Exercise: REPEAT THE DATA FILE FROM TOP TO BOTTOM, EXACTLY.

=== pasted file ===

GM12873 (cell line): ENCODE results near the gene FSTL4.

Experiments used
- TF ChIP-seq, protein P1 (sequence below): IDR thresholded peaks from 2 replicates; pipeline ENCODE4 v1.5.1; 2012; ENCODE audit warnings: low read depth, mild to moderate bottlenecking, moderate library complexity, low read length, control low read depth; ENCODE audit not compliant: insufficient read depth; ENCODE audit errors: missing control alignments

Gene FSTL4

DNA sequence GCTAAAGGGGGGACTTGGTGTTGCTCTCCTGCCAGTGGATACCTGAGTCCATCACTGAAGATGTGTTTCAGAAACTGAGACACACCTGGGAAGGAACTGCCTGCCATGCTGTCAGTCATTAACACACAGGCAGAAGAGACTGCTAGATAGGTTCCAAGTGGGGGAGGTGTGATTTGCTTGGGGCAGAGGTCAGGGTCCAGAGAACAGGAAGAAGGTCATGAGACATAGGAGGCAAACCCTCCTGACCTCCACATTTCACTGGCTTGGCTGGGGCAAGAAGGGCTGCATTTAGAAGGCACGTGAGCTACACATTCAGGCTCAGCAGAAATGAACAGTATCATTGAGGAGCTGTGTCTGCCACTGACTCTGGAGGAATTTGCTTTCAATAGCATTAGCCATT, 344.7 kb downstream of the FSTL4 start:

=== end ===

GM12873 (cell line): ENCODE results near the gene FSTL4.

Experiments used
- TF ChIP-seq, protein P1 (sequence below): IDR thresholded peaks from 2 replicates; pipeline ENCODE4 v1.5.1; 2012; ENCODE audit warnings: low read depth, mild to moderate bottlenecking, moderate library complexity, low read length, control low read depth; ENCODE audit not compliant: insufficient read depth; ENCODE audit errors: missing control alignments

Gene FSTL4

DNA sequence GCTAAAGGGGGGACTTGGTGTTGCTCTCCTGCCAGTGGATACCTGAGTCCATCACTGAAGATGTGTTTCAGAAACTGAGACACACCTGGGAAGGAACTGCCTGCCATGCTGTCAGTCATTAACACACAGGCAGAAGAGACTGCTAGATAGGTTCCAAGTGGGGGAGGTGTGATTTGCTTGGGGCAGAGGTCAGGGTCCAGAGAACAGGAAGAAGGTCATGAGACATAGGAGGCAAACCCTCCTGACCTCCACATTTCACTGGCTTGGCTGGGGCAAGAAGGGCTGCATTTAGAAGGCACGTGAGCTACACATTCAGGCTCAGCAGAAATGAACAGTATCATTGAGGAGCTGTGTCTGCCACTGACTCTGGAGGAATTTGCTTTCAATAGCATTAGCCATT, 344.7 kb downstream of the FSTL4 start: